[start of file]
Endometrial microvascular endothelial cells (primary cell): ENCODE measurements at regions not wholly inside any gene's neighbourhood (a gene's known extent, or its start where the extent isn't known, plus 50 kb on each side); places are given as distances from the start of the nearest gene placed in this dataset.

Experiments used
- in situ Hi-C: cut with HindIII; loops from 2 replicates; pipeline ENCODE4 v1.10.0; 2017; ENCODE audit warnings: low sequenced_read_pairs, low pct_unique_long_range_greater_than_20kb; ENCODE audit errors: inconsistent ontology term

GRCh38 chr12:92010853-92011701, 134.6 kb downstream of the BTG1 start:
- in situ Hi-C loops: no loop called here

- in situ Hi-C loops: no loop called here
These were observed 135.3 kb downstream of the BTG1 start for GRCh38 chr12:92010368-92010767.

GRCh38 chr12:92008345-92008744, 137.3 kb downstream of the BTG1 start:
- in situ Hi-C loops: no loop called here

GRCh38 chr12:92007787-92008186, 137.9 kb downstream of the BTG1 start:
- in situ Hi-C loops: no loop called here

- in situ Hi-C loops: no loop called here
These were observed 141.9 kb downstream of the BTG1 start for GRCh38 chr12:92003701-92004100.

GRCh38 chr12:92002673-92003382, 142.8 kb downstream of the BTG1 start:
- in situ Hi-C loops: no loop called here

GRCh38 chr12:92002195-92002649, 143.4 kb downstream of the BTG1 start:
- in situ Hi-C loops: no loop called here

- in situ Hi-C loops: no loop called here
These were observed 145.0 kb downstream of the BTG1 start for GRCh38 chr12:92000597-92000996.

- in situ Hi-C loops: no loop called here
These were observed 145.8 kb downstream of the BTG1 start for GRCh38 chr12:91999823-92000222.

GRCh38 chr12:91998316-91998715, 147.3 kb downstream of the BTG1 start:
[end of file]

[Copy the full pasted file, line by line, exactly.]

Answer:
Endometrial microvascular endothelial cells (primary cell): ENCODE measurements at regions not wholly inside any gene's neighbourhood (a gene's known extent, or its start where the extent isn't known, plus 50 kb on each side); places are given as distances from the start of the nearest gene placed in this dataset.

Experiments used
- in situ Hi-C: cut with HindIII; loops from 2 replicates; pipeline ENCODE4 v1.10.0; 2017; ENCODE audit warnings: low sequenced_read_pairs, low pct_unique_long_range_greater_than_20kb; ENCODE audit errors: inconsistent ontology term

GRCh38 chr12:92010853-92011701, 134.6 kb downstream of the BTG1 start:
- in situ Hi-C loops: no loop called here

- in situ Hi-C loops: no loop called here
These were observed 135.3 kb downstream of the BTG1 start for GRCh38 chr12:92010368-92010767.

GRCh38 chr12:92008345-92008744, 137.3 kb downstream of the BTG1 start:
- in situ Hi-C loops: no loop called here

GRCh38 chr12:92007787-92008186, 137.9 kb downstream of the BTG1 start:
- in situ Hi-C loops: no loop called here

- in situ Hi-C loops: no loop called here
These were observed 141.9 kb downstream of the BTG1 start for GRCh38 chr12:92003701-92004100.

GRCh38 chr12:92002673-92003382, 142.8 kb downstream of the BTG1 start:
- in situ Hi-C loops: no loop called here

GRCh38 chr12:92002195-92002649, 143.4 kb downstream of the BTG1 start:
- in situ Hi-C loops: no loop called here

- in situ Hi-C loops: no loop called here
These were observed 145.0 kb downstream of the BTG1 start for GRCh38 chr12:92000597-92000996.

- in situ Hi-C loops: no loop called here
These were observed 145.8 kb downstream of the BTG1 start for GRCh38 chr12:91999823-92000222.

GRCh38 chr12:91998316-91998715, 147.3 kb downstream of the BTG1 start: